However, the capabilities of infrared are still being debated within the industry. Most oven manufacturers agree that infrared is up to 75 per cent more energy efficient than convection ovens, but not everyone is ready to render convection ovens obsolete just yet.
Fostoria Process Equipment Division, Gray, TN, (formerly Fostoria Industries), pioneered infrared curing on automobile parts in conjunction with the Ford Motor Company in the late 1930s. Despite this long and successful history using infrared curing technology, the company still manufactures both infrared and convection ovens, suggesting there are benefits and drawbacks to both.
"Basically, infrared is going to cure it if it sees it, so if you have a line of sight, to me it's a no brainer," says Steve Fruth, vice-president of Fostoria Process Equipment Division. "You can have gas or electric infrared, the equipment cost is going to be less, it makes less of a footprint and there's a lot faster response."
Fruth says the difference between short and long wavelengths has been overblown by some in the industry.
"Yes, the coating will still get cured in those hidden pockets," Fruth says, "but it's not going to be as effective as if it's done with, or in combination with, a convection oven."
Infrared is generally considered the best option for small, symmetrical parts that run on a chain and edge conveyor. Infrared ovens can be powered up quickly and can cure coatings on these small parts at higher temperatures in a fraction of the time used by a convection oven. But convection ovens are still the favourite for large and irregularly shaped parts. Most advocates of convection ovens say the warm air circulation inside the oven ensures coatings in every nook and cranny are heated equally.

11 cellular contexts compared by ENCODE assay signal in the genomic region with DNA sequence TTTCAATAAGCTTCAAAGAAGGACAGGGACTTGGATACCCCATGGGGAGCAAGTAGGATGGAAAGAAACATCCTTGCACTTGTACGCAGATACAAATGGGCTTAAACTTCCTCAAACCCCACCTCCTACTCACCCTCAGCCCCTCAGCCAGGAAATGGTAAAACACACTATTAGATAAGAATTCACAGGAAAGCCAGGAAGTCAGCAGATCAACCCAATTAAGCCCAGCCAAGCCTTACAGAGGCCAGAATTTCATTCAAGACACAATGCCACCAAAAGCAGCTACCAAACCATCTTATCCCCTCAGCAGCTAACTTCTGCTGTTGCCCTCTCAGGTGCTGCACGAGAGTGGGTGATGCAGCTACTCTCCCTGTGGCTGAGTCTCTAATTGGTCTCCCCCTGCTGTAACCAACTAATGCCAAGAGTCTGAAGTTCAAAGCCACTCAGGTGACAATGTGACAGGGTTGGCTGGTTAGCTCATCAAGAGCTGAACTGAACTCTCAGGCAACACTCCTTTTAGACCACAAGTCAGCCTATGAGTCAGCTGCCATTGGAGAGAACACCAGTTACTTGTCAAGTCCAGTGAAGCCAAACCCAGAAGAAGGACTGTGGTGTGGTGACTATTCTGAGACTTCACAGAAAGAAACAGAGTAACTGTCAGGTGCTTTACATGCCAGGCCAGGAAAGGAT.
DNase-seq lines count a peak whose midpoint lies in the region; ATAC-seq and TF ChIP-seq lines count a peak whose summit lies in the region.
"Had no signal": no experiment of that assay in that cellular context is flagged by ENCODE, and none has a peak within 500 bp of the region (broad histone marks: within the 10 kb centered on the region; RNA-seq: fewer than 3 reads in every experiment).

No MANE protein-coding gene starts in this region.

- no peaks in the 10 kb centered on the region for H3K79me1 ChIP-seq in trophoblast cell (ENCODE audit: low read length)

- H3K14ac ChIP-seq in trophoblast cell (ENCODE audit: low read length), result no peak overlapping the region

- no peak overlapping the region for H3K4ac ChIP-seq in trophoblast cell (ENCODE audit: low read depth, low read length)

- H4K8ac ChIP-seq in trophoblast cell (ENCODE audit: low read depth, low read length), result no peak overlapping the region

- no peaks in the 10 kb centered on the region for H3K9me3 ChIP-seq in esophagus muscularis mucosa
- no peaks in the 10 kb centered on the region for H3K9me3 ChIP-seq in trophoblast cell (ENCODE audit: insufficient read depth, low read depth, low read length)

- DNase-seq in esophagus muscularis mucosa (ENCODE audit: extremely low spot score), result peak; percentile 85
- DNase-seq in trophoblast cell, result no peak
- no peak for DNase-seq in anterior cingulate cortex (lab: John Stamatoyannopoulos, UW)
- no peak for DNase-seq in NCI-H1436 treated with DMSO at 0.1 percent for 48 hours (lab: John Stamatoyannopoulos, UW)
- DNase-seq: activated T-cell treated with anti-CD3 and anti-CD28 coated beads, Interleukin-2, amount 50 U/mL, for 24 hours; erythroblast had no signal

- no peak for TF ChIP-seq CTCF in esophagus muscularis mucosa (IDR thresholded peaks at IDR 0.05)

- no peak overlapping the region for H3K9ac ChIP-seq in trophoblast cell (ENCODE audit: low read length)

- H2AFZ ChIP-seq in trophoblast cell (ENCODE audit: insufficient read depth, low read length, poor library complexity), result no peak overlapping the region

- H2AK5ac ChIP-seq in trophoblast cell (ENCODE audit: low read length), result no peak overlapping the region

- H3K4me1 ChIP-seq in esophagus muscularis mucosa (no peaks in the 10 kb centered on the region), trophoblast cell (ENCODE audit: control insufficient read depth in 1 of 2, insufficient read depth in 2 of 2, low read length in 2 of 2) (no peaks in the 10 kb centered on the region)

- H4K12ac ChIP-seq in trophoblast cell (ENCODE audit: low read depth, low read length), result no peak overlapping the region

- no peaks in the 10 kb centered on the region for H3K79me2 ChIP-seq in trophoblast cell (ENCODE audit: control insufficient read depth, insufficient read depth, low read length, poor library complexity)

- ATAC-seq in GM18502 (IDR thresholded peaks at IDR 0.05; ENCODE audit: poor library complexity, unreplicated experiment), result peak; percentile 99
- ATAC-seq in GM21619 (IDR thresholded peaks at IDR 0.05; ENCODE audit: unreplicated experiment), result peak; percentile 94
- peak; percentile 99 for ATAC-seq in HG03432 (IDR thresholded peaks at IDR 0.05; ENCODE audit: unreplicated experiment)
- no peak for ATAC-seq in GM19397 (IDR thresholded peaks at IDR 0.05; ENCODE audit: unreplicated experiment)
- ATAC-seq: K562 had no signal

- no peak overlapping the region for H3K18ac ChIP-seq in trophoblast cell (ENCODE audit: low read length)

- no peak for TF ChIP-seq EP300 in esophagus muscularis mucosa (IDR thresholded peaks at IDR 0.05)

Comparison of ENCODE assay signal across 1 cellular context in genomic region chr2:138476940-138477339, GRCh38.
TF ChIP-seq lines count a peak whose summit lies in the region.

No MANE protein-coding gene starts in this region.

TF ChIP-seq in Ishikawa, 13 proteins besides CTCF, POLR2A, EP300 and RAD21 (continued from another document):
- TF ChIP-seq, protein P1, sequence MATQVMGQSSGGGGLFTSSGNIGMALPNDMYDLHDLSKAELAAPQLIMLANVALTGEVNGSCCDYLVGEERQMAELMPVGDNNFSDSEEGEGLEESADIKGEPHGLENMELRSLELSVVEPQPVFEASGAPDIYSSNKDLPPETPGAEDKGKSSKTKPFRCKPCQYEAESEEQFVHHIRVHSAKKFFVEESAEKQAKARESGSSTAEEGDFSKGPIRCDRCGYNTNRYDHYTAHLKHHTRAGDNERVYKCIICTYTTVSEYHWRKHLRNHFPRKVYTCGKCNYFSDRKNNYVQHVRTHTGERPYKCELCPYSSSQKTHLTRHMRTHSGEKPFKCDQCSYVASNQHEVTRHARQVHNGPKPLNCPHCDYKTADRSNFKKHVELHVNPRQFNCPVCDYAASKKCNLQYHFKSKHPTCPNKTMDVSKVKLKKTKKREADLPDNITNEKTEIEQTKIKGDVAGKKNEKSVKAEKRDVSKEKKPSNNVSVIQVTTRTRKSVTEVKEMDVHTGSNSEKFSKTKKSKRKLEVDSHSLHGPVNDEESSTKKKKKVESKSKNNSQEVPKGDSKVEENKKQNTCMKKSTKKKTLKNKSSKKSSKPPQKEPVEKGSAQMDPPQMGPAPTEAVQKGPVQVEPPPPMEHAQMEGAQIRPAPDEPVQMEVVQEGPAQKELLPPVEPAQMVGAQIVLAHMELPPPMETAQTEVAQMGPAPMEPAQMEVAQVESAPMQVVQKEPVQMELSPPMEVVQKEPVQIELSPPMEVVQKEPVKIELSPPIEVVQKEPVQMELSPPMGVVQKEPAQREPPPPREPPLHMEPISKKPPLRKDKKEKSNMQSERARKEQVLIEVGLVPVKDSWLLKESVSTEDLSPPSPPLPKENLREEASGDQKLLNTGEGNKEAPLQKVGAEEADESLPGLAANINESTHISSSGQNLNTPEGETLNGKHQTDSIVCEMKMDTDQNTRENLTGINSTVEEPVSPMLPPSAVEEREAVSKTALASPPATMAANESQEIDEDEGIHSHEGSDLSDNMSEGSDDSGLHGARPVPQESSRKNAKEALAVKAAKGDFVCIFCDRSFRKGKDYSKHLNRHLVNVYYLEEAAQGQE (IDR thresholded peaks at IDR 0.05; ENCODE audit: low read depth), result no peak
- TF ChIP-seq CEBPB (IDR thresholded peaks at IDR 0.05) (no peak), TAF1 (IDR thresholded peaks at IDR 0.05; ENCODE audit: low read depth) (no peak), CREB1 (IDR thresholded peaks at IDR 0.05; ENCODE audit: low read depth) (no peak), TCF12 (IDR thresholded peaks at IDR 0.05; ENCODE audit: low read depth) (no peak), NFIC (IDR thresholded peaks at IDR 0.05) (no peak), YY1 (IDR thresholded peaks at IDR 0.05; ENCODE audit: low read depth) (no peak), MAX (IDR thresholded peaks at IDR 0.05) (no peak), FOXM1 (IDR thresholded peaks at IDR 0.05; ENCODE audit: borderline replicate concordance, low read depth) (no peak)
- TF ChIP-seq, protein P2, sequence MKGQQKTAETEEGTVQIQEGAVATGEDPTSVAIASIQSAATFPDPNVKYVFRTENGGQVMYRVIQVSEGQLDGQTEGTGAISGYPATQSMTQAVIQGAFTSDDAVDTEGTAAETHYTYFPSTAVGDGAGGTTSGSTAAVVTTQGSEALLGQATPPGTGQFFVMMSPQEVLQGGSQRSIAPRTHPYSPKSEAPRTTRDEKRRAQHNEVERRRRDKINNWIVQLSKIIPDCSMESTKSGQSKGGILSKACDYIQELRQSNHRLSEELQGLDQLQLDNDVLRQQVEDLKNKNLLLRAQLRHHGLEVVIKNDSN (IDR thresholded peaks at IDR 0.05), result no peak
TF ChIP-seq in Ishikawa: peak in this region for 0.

"You really have to understand the science behind the ovens to understand where you're going to gain efficiency," says Doug Canfield, president of Casso-Solar Corp., Pomona, NY. "Infrared heats the part directly. So the parts closest to the infrared energy will get more heat. Convection ovens heat the air in the oven, and the air then heats the part evenly, so it works really well for large pieces of sheet metal, or parts that have an irregular configuration."
Canfield says many of his clients have opted for an infrared booster inside a convection oven to get the best of both worlds.